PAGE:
Who knows, maybe the Raiders can win two Super Bowls in three years like the Warriors did? Or maybe they can win three in a row. Either way, one Super Bowl would be great for the city that has supported its sports teams through thick and thin.
Detailing my experience as Raiders Fan since the NFL returned via the Rams and Chargers: How has your experienced changed?
It’s a chilly October night. A friend invites me to an impromptu Clippers game. I find whatever jacket is in my trunk, and it is my favorite Raiders pullover.
Of course, I’m never afraid to wear my Raiders gear anywhere. Except for this time, it’s different. The Raiders are off to their hottest start in more than a decade. All of a sudden everyone is very receptive to my Silver and Black pride.
Instead of getting sarcastic remarks that trivialize my fanhood and test my patience, I find support. All of a sudden everyone respects the Silver and Black. Is this a product of their success? Does winning solve everything? OR are Angelinos paying attention to the NFL again due to the return of the L.A. Rams?
Los Angeles Raiders fans are an interesting bunch. The aren’t afraid to take short flights or long drives to support their team in the Bay. They tell legends of Super Bowls. They acknowledge the number of open seats leading up to the Raiders return to the Bay.
Even L.A. Raiders players like Marcus Allen and Howie Long will remind you that they spent their careers in Southern California and not Oakland. Either way, we are all members of the Silver and Black… Right?
You can find Twitter accounts and Facebook accounts dedicated to fans of the L.A. Raiders. For good reason, the team called this place home for 12 seasons. Fans supported them through good and bad.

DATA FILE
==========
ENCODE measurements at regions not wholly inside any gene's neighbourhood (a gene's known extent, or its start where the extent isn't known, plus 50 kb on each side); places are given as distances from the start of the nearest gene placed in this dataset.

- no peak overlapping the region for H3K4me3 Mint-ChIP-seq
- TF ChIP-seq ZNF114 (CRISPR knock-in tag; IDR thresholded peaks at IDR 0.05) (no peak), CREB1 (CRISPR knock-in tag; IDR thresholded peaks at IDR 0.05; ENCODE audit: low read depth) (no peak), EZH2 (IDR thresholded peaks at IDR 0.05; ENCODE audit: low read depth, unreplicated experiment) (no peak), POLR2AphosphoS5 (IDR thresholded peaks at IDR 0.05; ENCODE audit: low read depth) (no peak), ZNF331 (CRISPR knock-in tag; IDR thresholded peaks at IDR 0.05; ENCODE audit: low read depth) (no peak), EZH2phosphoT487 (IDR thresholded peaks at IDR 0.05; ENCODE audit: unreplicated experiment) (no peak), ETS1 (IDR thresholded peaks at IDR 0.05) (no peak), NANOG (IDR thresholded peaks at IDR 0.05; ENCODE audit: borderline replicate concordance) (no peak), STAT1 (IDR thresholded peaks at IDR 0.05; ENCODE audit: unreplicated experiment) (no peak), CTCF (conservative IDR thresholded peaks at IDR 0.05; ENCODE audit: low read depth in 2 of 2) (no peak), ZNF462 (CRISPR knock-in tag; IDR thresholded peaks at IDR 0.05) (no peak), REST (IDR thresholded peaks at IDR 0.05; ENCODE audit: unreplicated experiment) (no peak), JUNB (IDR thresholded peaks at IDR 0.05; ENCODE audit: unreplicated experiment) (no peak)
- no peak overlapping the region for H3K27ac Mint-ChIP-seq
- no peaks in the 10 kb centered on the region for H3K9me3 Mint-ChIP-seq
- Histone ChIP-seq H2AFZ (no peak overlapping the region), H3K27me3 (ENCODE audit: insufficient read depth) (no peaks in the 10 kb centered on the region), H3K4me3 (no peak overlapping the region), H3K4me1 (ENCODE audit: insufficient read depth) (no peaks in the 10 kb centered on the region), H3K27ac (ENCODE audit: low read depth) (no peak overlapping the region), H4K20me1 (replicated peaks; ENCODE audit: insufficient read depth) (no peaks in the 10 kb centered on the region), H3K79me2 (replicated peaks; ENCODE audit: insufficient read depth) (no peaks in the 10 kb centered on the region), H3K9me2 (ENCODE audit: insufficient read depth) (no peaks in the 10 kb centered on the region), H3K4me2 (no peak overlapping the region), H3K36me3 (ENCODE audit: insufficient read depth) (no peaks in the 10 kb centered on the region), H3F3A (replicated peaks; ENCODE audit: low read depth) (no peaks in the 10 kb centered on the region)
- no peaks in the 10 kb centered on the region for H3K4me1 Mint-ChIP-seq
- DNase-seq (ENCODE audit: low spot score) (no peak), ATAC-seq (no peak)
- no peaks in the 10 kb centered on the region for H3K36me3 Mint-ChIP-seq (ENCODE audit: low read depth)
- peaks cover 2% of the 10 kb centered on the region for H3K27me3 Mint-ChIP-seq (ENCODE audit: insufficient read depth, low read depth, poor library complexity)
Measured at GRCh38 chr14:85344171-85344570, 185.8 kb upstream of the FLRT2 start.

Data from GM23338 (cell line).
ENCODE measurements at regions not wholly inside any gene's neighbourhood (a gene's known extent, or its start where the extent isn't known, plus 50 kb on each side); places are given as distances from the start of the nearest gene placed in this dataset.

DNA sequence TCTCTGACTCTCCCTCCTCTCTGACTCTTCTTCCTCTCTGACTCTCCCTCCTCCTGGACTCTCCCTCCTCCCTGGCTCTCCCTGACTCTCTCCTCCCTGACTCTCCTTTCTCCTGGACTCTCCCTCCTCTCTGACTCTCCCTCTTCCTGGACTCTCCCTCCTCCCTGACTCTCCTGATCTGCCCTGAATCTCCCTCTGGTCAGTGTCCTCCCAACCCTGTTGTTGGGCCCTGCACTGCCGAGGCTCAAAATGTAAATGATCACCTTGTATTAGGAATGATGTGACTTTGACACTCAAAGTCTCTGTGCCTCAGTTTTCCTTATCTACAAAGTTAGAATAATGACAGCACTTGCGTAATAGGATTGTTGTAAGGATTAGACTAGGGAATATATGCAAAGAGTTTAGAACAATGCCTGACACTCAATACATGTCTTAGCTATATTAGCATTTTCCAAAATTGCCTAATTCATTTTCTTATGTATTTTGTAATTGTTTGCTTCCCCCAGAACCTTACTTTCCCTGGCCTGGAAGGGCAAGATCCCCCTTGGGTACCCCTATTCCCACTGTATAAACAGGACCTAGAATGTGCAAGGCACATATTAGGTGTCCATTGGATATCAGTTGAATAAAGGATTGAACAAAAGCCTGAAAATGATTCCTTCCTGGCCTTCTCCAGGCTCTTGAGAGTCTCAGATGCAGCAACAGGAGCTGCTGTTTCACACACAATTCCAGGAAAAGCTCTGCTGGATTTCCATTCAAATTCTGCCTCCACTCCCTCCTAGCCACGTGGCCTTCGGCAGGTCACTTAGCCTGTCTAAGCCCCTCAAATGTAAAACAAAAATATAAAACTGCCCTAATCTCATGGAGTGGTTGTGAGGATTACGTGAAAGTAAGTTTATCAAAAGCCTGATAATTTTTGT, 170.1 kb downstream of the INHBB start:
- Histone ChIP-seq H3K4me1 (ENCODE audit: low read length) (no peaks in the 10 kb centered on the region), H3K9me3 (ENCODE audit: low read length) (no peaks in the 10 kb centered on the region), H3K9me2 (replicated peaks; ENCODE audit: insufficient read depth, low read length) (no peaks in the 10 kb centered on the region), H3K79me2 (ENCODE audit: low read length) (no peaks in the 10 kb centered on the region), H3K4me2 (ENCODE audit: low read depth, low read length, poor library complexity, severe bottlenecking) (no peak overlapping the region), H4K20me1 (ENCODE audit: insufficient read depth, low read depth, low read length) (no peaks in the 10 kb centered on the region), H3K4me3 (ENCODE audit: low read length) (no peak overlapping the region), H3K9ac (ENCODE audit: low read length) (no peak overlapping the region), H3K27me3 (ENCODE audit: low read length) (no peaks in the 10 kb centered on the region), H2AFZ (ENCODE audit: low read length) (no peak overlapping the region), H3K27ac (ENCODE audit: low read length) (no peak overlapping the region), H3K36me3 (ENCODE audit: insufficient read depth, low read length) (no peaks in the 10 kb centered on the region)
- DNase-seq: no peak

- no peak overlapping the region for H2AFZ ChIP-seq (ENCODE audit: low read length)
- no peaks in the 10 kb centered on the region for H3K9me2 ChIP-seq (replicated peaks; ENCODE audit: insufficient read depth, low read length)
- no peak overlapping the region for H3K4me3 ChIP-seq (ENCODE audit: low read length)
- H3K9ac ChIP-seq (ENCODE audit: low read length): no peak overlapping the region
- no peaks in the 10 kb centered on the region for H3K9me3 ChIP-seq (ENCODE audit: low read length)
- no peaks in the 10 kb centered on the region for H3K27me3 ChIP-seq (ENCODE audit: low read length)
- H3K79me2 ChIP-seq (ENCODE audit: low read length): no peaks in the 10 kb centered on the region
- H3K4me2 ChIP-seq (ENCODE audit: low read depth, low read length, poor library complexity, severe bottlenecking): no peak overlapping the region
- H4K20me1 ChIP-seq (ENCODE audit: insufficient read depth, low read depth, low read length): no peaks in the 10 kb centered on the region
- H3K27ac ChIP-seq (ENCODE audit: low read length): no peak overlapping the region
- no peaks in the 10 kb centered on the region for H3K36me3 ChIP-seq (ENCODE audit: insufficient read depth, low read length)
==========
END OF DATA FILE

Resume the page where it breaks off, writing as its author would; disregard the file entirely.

This specific geographic designation created a divide in Raider Nation, especially when the Raiders quest for a new kingdom almost brought them back to Los Angeles via a joint proposal with the Chargers in Carson.
Even as the L.A. Raiders return died with the return of the Rams and Chargers, this subgroup continues to exist. What does it mean to be a fan of the most successful Los Angeles NFL team, while two other teams try to establish roots in the Nation’s second largest market? Why did ratings for Raiders game surpass those of the newly returned Rams, despite occuring at the same date and time?
It is January 2016 and the Rams are officially returning. I patrol the shops of the mall trying to find some new Raiders gear. Cowboys, Patriots, Seahawks and other popular teams’ gear are replaced with the Gold and Blue Rams gear. The struggle to find fresh Raiders gear at retailers persists, despite their upward success and popularity.
I’ve been going to the same gym for years. Now, I’m seeing more Raiders hats and tee-shirts. Are people getting more pride since the NFL is gaining popularity in my home? Am I becoming hyper-aware of casual fans since my team is finally entering the mainstream again? Am I policing bandwagon fans because I’ve been an active member of this culture since we were horrible?
It’s April 2017 and I’m enjoying Coachella 2017. Of course, I’m wearing a Raiders hat to protect myself from the sun and conceal my sweaty hair. It also matches my Raiders tank. People walk up to me and tell me it’s a dope hat.
“Go Raiders!” Strangers say.
“Raiders, baby,” they said.
My first instict is to challenge their fanhood. Sure, you’re a Raiders fan. I notice their crisp Derek Carr, Khalil Mack and Amari Cooper jerseys. They proceed to tell me how they’ve been a Raiders fan for years.
Where were you when we were 4-12? Where were you when people were telling me they hate the Raiders.
Only two years before at the same music festival, people said, “Raiders suck!”
Now, Raiders gear is the most popular. Surpassing the gold, yellow and blue of the Chargers and Rams?
Although I’ll be the first to admit the Raiders Mecca will always be in Oakland, that doesn’t mean Los Angeles is not the second home of Raider Nation. Maybe, this is because I never saw the Silver and Black patrolling the green of the Coliseum.
Either way, I’ve certainly noticed a difference in what it means to be a Raiders fan over the past two seasons. Do I attribute this to the success of the team in recent seasons or the increased presence of the NFL in Los Angeles?
At least until the stadium opens in Las Vegas, L.A. is the second most concentrated place of Raiders fans in the nation. What does it mean to be a Raider fan in Los Angeles since the NFL is back and the Silver and Black are as good as ever?
Let me know what it means to be a Raiders fan in Los Angeles in 2017 via Twitter or shoot me an email, firstname.lastname@example.org.